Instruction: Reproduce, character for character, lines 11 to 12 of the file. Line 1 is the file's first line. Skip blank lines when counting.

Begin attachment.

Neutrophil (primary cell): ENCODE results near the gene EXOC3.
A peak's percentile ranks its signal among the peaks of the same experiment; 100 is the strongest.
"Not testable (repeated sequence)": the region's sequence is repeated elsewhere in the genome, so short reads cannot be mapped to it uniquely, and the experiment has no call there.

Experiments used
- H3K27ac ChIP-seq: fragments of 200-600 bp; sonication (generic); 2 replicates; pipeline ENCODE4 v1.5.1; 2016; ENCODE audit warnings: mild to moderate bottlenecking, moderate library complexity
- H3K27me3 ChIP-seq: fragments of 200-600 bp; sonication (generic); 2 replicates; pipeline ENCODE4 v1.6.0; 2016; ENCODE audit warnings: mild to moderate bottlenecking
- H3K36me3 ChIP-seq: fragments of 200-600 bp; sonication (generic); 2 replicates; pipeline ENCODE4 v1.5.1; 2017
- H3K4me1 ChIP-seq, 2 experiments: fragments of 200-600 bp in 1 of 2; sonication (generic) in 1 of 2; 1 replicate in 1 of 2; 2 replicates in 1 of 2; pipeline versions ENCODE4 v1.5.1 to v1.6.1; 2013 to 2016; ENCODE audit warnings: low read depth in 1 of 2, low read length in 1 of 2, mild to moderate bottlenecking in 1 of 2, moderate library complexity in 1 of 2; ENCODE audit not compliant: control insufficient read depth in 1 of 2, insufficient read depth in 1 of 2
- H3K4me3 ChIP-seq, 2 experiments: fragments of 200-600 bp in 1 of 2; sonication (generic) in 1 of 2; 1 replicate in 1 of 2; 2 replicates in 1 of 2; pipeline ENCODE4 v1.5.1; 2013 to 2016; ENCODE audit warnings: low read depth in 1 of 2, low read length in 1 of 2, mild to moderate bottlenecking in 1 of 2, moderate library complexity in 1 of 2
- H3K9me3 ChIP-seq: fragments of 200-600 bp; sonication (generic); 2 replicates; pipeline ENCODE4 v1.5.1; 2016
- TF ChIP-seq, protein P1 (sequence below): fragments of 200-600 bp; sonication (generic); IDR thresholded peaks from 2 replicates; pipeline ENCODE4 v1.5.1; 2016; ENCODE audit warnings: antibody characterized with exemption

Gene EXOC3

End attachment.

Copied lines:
- TF ChIP-seq, protein P1 (sequence below): fragments of 200-600 bp; sonication (generic); IDR thresholded peaks from 2 replicates; pipeline ENCODE4 v1.5.1; 2016; ENCODE audit warnings: antibody characterized with exemption

Gene EXOC3